Two Unexpected Ways
to Recycle Plastic Bottles
At an average of almost three billion tons discarded every year, it’s about time we find alternatives for recycling plastic bottles.
You already know that the business of recycling is big worldwide, and finding other uses for discarded plastic can actually boost the bottom line of many a corporation.
Take energy concern Vadxx, for example, which found a way of reverting non-recyclable plastics back to a low-sulfur content crude oil.
Scraps, non-metal parts of cars and even your copious e-waste, are all prime materials for Vadxx’s reactors. It may sound like another oil producer’s gimmick, but anything that has the potential to shrink landfills has our vote.
Of course, it may take a while. What started as a cheap and profitable idea, quickly became a potential tool for the demise of our environment. Plastic is simply everywhere and to get rid of it will take as much effort as to stop using carbon fuels as source of energy.
We know, a laughable idea for all powers that be. But with the obvious climate change we’ve been witnessing, its time may be nearer than anyone expects.
The case for bottled water, for example, is typical. It’s found everywhere but where it’s needed the most: impoverished communities lacking running water and basic sanitation.
Which doesn’t mean that such communities are not affected by the pollution the containers cause to their way of life, environment, and precious water sources.
We’re all affected by contamination of our drinking water, though, and in a planetary scale, arsenic is one of its biggest causes.
It’s a surprising twist, then, that a new research has developed a way of extracting arsenic out of the water by adding chopped up bits of plastic coated with cysteine (an amino acid found in dietary supplements). The arsenic binds with the plastic and is easily removed.
Traditionally, getting this poison out of the water is expensive, even more in places like Bangladesh or Nepal, where it’s abundant. But plastic is as ubiquitous in underdeveloped nations as it is anywhere else, so it wouldn’t take much to put the new technique to work.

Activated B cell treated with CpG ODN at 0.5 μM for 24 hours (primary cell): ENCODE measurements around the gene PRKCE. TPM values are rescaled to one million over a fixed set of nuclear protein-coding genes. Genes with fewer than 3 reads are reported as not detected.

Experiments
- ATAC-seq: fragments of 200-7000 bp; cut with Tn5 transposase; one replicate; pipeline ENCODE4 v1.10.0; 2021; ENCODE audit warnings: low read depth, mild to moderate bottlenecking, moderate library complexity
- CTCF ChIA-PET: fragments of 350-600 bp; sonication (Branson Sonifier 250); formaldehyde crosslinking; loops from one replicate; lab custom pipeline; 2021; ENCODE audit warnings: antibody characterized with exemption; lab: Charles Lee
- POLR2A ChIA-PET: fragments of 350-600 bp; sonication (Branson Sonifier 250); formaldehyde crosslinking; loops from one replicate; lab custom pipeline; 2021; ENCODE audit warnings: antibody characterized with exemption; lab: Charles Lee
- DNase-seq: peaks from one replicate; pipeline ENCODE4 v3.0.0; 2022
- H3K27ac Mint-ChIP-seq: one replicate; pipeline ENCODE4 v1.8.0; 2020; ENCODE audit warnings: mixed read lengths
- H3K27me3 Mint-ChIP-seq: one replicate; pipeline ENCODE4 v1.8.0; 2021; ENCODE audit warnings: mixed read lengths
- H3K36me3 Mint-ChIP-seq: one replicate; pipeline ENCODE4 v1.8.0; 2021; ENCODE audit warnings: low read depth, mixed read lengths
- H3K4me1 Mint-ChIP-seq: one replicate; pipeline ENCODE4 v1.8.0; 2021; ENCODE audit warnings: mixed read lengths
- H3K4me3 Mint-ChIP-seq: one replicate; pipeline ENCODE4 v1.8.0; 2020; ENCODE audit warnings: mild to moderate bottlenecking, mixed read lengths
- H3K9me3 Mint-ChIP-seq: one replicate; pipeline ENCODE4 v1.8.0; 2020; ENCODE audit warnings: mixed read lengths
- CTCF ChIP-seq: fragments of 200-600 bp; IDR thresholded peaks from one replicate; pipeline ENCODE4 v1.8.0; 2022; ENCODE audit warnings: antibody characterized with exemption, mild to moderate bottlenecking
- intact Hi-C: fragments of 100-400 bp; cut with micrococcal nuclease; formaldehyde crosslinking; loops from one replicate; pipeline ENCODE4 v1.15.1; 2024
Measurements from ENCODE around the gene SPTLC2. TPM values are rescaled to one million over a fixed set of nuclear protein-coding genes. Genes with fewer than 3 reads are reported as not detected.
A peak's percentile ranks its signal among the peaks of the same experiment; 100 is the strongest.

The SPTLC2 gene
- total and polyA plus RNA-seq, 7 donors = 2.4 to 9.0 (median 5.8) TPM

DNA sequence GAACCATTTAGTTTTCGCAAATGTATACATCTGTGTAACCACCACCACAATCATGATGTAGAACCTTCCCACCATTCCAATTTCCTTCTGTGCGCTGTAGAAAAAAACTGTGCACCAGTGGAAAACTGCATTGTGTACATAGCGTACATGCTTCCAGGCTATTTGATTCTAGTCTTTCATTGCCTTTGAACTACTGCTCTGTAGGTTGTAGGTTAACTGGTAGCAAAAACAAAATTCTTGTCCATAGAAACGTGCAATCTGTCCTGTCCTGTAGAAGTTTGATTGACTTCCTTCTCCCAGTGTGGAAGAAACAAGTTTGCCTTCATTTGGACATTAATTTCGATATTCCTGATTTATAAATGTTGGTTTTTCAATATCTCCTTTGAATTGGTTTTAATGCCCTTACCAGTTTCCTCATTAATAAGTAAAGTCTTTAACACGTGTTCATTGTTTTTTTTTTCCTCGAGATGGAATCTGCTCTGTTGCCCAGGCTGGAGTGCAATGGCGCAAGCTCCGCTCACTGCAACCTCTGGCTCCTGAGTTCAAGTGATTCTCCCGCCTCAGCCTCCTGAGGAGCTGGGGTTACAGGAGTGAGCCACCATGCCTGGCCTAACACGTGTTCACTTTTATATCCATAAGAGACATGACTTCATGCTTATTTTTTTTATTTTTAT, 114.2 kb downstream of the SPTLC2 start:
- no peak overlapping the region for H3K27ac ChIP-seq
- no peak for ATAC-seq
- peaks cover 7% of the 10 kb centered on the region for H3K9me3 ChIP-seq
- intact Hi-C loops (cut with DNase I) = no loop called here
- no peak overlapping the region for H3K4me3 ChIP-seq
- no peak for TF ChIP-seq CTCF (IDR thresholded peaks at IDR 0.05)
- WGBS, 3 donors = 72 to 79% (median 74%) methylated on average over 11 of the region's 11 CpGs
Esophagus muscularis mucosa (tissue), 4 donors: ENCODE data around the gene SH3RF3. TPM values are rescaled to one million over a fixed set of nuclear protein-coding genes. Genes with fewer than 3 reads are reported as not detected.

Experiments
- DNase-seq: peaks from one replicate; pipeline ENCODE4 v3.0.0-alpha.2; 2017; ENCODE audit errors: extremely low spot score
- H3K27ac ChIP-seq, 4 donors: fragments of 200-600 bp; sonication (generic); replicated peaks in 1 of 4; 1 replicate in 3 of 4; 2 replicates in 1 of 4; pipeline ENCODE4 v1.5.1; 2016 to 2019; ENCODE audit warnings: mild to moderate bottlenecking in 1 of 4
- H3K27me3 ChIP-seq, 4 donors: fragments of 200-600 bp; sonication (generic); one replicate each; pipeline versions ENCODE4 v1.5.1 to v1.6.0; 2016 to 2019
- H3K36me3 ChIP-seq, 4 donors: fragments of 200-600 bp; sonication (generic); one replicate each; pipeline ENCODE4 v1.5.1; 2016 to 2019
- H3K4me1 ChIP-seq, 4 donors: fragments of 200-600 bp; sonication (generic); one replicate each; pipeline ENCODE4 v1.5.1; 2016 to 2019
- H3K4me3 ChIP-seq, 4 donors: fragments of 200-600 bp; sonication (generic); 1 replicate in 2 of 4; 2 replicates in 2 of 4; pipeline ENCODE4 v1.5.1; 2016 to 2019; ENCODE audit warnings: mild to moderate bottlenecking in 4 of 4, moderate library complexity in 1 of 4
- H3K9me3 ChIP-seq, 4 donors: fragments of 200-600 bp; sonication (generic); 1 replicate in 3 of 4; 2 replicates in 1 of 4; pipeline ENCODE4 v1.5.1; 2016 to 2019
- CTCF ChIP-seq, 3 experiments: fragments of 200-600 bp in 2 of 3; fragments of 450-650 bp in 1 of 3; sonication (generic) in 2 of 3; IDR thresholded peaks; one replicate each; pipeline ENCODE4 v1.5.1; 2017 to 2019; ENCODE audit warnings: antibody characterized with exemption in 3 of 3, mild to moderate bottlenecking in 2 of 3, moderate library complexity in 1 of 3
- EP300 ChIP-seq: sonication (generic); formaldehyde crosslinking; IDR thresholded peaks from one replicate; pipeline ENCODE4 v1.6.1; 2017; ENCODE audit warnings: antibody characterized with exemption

Surfing the Internet for examples of plastic recycling is a good way to gauge how human ingenuity is often able to overcome adversity and can teach us a thing or two about how to preserve the environment in the process.
Perhaps there’s no better example than Richie Sowa, who built a whole island in 1998, from over a quarter-million plastic bottles. His Spiral Island had a two-story house, solar oven, self-composting toilet and multiple beaches.
After a hurricane destroyed it a few years back, guess what Sowa decided to do: build another one even bigger, better and, listen to this, capable of floating out to the sea and take him to places.
It’d be the ultimate slap back at the Great Garbage Patch, that gigantic landfill of discarded plastic that’s been floating the Pacific Ocean for years, as a shameful testimony to all that’s wrong with our civilization.
There are certainly many other visionaries or only practical people, who may have started by building their own private island, like Sowa, and wound up developing ways of making things better for everybody else.
In any case, we can all start something if we don’t ever buy another plastic container for the rest of our lives. There are already too many of them laying around.
In fact, there’s a bigger chance that the bottle someone is buying right now, somewhere around the world, will someday be found on the Garbage Patch, than it’ll serve any purpose for the good people of Bangladesh or Nepal.